I know I don’t want to give it all up, but sometimes I just need to make myself spend the day looking for pencil sharpeners, in order to remind myself that my body is manual and that I need to take the time to remember how things used to be, even though I grew up in a time when you threw out pencils and I’m only dreaming of a time when knives were used to sharpen the lead.

Obsessions

In Thoughts on Writing on August 28, 2012 at 9:24 pm

The other day I thought I left the burner on. When a seed gets planted…

I have these moments often, where some thought strikes me and unless I do something about it it will continue to grow until it has become something corrosive. I always picture the worst and then expect it to happen. I know my car will get towed so I go check on it. I know I will forget things so I leave notes everywhere. I check and double check on everything and I am never, ever late.

I am aware of my neuroses, but identifying them hasn’t made them go away. Any sort of attention to them actually eggs them on. I feed them like they are the very soul of me.

Persistence of Memory” by Salvador Dali (polosgallery.com)

There are fruit flies in the kitchen. For two days I have been trapping them with meticulous attention. Every few minutes I get up to check on my fruit fly trap (a glass of wine I started last night). Though my intention is to exterminate them, I am also trying not to kill any. They feel like my pets.

( Remember when there were these plastic containers you could buy from the pet store and you filled them with water and if you waited long enough for the water to get dirty and bacteria to grow you could have these pets called Sea Monkeys? If you shone a light on them they danced around. What was that? )

Though I get obsessed with things, like fruit flies and potential floods or fires in the house I am driving away from, I also have a very short attention span. These two qualities should be mutually exclusive, but I’ve been able to make the very worst parts of them cohabit. I get obsessed with one thought and then move quickly between that and others.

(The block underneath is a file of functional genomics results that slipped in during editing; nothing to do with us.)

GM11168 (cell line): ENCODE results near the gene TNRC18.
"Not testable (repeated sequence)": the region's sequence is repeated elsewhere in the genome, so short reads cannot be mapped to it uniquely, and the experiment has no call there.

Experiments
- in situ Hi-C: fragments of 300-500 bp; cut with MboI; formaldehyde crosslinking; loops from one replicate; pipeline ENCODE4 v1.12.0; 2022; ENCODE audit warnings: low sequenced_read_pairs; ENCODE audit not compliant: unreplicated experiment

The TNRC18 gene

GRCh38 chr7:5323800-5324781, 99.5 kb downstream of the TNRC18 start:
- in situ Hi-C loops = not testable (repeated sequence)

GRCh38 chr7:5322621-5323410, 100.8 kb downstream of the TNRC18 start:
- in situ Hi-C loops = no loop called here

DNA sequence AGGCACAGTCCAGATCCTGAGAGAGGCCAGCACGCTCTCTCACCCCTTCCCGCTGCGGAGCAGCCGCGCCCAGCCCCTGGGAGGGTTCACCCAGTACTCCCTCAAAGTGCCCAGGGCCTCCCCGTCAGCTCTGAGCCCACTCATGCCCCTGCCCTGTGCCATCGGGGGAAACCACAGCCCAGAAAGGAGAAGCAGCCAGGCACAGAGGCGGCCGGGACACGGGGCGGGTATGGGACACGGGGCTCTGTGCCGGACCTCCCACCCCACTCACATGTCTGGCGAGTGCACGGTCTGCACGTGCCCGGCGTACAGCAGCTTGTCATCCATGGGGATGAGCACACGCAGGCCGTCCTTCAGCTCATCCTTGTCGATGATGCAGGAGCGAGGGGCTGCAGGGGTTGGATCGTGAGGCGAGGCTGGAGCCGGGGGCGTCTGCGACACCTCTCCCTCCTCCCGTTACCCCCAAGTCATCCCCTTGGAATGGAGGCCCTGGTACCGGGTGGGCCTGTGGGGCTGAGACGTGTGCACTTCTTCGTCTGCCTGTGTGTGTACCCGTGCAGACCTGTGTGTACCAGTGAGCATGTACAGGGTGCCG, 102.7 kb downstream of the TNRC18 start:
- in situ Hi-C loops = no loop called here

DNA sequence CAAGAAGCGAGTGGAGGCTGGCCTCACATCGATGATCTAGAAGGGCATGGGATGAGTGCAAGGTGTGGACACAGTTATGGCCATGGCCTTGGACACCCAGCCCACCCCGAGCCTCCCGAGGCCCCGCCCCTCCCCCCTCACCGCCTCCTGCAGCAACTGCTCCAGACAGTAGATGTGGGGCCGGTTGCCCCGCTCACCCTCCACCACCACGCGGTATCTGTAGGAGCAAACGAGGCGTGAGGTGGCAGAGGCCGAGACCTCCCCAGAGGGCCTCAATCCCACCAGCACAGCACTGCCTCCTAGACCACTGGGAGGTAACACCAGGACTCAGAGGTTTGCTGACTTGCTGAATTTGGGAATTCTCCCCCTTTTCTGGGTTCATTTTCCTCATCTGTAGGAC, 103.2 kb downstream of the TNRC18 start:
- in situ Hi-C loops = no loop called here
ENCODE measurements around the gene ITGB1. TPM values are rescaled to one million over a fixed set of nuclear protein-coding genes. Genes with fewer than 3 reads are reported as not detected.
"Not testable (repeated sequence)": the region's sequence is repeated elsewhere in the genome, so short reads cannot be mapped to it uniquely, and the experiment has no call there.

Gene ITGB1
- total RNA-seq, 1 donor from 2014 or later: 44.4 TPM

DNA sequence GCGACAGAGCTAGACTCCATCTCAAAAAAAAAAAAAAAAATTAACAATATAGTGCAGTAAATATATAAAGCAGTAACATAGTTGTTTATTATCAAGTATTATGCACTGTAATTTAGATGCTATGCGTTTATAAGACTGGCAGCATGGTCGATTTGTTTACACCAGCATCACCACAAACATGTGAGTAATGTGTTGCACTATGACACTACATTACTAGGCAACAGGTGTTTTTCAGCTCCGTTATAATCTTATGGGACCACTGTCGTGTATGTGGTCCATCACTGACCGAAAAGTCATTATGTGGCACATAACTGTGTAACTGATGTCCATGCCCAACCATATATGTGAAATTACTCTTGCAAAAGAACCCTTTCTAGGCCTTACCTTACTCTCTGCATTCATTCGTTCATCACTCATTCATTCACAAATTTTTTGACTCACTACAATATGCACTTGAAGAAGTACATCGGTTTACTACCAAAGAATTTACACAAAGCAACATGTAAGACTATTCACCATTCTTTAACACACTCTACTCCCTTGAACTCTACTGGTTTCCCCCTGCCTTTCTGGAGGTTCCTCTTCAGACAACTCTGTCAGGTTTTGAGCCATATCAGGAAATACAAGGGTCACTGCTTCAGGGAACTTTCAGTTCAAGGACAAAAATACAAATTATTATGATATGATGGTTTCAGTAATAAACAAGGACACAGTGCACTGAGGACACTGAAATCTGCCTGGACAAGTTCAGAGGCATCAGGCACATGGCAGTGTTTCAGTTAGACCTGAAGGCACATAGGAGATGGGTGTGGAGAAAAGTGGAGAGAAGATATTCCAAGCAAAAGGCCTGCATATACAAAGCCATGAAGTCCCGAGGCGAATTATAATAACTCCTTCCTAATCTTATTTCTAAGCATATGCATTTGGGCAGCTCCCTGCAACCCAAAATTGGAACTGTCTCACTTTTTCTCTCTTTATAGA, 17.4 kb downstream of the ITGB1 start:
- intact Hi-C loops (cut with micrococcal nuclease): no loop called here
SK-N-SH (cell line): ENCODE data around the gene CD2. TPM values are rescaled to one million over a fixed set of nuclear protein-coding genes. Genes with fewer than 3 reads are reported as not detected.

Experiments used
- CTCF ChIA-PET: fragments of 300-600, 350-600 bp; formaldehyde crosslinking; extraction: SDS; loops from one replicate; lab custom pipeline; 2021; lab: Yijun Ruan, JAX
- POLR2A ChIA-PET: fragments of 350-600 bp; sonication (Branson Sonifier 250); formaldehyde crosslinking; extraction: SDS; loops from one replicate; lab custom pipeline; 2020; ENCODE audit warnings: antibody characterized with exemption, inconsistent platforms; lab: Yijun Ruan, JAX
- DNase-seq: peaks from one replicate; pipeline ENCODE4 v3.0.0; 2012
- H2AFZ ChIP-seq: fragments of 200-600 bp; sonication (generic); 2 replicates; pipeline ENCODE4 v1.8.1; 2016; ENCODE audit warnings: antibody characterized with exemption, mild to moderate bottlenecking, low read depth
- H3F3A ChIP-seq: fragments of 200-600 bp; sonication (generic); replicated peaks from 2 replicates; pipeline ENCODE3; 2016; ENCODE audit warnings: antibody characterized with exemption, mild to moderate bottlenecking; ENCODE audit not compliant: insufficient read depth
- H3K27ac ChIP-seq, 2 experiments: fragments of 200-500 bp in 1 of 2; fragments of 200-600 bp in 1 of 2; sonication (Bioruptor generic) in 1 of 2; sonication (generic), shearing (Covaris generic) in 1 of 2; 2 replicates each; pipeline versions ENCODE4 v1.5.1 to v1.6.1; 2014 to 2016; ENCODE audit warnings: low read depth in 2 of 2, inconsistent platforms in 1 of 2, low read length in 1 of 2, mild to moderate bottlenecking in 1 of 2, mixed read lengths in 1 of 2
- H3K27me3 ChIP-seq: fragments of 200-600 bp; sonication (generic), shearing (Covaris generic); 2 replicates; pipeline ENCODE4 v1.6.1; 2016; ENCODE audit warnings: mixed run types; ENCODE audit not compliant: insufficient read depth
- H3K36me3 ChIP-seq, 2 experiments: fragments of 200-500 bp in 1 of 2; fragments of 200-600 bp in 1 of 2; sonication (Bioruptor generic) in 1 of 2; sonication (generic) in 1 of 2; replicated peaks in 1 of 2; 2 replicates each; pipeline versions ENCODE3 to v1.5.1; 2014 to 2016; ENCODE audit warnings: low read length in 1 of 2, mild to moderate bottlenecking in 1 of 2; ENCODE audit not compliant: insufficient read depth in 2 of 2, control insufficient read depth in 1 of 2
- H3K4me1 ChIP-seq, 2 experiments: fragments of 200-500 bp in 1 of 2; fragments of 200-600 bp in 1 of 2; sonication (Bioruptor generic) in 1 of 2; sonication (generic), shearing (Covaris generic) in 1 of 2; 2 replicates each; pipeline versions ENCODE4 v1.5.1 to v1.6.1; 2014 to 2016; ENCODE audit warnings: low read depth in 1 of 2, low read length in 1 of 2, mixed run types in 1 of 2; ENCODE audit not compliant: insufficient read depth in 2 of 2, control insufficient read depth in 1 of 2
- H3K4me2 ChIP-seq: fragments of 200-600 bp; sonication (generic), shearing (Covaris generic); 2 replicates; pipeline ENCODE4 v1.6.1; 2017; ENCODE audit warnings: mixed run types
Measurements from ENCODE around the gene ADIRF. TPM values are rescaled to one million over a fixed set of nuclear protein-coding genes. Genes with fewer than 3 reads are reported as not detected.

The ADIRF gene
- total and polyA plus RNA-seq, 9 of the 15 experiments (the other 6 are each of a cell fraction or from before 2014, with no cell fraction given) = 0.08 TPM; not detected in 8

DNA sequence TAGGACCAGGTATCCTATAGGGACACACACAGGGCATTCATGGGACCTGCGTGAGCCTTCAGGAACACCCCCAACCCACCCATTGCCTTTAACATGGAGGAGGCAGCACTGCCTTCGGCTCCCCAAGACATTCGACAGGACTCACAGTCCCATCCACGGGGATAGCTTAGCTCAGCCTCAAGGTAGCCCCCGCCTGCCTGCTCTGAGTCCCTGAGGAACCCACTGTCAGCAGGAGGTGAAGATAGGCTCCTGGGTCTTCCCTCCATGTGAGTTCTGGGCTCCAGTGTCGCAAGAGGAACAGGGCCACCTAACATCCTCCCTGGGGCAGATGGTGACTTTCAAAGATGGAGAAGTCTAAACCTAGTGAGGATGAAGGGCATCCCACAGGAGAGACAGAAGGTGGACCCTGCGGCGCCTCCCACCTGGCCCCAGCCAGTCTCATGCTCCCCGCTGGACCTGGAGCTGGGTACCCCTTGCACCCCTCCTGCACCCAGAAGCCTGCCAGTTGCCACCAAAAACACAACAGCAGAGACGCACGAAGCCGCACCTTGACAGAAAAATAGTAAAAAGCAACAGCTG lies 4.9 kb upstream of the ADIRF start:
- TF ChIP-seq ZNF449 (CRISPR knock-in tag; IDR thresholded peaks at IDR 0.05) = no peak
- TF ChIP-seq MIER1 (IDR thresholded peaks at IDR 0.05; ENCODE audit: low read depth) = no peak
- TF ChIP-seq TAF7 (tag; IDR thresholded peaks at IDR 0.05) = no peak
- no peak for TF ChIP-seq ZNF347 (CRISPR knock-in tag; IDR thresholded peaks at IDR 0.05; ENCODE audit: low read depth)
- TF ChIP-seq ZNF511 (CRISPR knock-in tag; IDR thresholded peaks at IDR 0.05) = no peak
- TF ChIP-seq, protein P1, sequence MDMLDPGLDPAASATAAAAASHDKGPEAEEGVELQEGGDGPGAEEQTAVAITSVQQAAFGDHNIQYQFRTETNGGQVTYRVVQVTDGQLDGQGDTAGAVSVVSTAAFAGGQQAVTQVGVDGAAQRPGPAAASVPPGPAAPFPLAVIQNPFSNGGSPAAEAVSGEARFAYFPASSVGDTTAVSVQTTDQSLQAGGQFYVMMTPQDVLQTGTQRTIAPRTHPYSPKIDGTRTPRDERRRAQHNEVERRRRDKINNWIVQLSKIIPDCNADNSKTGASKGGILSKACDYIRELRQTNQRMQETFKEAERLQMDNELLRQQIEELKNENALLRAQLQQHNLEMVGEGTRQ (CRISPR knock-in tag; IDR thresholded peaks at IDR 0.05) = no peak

Luckily, one thing I have a neurosis about is writing. I must do it. If I don’t, I get grumpy. I didn’t fulfill a satisfactory quota no one made. I didn’t do something I was supposed to.

Is that all passions are, a positive channel for the worst parts of ourselves? An outlet for the perfectionist, the ambitious, the obsessive compulsive and the anal retentive?

I like the idea that some trying quality, an obsession that grates on the nerves of our every day lives, can be fuel for something productive. I love that my negatives can be developed into something positive, maybe beautiful.

Swedish Translation

In Literature, My Writing on May 24, 2012 at 12:22 am

“Du Fick Aldrig Veta” by Bruno K. Öijer

you may have never known

that when you left I sat still

by the print in the grass where you lay

I dragged my hand

over that pressed down grass and it was

as if I needed and took care of your absence more

than I needed and took care of you

it was as if nothing might have come back

if you returned

had you trespassed

you would have interrupted grief’s advance

and you may have never known how tender and strong I

spoke to your shadow in the grass

it was as if I already mourned you

as if I tried to accustom myself to

what awaits us all

and the price for a person’s insight

is a feeling of abandonment

which already from the start eliminated and destroyed the belief

of a lasting love